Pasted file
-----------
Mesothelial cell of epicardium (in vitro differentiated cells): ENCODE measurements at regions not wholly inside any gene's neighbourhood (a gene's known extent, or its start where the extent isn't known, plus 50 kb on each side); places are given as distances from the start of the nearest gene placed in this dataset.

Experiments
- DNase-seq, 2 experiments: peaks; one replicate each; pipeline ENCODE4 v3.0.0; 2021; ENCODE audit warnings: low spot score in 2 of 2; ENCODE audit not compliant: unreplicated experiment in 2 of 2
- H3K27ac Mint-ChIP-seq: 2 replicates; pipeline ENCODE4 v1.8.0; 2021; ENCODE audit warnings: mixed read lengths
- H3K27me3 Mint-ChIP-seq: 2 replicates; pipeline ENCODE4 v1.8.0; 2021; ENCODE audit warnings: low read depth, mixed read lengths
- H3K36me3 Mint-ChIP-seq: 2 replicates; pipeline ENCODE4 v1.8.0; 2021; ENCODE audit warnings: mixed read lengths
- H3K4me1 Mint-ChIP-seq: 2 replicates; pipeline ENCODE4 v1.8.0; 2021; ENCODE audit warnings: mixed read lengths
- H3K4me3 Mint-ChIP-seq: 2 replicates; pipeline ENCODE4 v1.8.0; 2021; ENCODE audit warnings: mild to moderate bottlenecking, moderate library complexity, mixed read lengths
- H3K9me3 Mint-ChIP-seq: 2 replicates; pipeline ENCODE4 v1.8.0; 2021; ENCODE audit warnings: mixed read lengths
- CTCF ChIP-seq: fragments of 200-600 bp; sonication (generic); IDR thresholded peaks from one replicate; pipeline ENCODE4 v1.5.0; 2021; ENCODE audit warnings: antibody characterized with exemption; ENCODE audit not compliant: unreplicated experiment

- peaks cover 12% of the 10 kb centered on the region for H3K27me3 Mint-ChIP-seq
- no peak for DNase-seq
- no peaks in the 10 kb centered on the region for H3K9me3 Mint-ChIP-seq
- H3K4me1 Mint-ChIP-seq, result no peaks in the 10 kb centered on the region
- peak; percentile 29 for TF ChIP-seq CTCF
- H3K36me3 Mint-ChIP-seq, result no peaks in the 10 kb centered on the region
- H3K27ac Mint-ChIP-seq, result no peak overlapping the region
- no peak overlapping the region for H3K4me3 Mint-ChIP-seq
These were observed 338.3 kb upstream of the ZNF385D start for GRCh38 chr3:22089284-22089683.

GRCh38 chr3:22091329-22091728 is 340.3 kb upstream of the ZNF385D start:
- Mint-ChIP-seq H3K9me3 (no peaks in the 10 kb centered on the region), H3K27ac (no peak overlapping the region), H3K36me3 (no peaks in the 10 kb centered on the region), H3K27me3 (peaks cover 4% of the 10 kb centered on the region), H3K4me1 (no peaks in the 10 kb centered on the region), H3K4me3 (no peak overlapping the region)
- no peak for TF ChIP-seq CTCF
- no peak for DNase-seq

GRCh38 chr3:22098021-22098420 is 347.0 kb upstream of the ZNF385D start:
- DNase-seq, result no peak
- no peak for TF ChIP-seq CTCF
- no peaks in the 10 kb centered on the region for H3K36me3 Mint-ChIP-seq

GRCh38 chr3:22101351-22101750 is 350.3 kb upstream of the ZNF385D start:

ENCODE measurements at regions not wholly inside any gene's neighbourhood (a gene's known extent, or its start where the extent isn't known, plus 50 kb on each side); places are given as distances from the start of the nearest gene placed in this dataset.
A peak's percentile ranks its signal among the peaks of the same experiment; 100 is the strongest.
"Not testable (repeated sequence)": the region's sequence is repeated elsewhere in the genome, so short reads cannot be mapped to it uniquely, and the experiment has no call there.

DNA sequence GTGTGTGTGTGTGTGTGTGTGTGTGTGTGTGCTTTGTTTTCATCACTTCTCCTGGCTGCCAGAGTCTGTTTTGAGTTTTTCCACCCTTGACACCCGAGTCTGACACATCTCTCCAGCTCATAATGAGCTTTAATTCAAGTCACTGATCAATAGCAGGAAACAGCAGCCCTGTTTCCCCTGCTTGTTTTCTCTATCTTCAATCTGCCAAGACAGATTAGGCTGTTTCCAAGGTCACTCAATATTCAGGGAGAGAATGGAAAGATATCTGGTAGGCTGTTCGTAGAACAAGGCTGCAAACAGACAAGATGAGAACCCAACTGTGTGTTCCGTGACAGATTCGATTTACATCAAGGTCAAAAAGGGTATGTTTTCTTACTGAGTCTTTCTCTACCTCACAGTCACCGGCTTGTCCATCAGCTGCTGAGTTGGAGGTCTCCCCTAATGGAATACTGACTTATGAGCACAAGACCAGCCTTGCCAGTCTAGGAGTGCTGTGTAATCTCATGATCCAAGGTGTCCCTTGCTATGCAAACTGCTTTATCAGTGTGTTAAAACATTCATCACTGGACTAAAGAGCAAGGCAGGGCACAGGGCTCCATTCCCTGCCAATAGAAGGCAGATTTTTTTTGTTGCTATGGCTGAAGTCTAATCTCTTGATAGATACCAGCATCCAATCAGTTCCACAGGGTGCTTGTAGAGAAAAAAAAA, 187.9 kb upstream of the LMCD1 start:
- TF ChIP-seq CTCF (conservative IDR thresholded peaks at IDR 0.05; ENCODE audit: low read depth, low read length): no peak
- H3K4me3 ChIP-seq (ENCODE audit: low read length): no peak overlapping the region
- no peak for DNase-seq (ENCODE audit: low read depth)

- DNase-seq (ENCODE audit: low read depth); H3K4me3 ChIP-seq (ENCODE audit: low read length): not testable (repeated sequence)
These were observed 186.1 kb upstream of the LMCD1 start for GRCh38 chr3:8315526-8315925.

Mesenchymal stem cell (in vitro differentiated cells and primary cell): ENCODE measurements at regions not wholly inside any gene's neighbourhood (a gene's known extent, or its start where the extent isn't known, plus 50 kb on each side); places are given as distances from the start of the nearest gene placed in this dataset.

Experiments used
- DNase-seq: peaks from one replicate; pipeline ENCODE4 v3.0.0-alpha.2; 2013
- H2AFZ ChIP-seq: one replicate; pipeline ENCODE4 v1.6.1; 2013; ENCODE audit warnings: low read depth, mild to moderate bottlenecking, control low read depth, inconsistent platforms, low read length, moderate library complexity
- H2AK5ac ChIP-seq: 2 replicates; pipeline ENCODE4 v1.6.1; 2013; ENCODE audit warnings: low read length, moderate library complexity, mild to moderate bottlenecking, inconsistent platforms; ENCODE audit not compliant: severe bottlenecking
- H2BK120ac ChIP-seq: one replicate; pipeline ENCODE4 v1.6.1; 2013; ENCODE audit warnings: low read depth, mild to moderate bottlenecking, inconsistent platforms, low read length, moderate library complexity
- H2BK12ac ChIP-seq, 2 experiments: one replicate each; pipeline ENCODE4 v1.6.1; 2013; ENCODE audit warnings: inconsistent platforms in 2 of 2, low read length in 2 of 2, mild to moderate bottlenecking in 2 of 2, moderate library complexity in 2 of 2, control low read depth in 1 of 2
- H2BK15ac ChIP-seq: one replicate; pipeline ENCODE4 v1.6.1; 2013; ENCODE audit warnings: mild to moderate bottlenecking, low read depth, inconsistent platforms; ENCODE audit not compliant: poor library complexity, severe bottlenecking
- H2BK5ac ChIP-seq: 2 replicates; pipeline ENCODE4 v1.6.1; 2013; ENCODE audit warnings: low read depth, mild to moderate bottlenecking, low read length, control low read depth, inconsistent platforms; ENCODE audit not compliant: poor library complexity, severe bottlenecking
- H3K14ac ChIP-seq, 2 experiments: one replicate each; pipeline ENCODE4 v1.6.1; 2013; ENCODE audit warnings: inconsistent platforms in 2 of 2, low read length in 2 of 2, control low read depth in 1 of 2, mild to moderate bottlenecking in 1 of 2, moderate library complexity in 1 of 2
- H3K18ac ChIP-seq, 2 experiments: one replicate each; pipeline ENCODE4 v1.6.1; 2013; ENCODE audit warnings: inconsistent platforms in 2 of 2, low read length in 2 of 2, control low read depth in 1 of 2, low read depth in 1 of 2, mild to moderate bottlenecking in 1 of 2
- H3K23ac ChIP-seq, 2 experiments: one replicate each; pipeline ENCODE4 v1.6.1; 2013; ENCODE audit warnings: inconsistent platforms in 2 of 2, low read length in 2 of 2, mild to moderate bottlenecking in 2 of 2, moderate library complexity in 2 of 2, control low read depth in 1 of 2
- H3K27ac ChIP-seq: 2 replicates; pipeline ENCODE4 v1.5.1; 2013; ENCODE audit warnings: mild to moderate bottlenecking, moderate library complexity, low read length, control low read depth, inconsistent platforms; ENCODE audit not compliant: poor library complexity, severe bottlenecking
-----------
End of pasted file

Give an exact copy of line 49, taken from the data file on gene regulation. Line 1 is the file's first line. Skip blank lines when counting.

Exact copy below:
- H3K23ac ChIP-seq, 2 experiments: one replicate each; pipeline ENCODE4 v1.6.1; 2013; ENCODE audit warnings: inconsistent platforms in 2 of 2, low read length in 2 of 2, mild to moderate bottlenecking in 2 of 2, moderate library complexity in 2 of 2, control low read depth in 1 of 2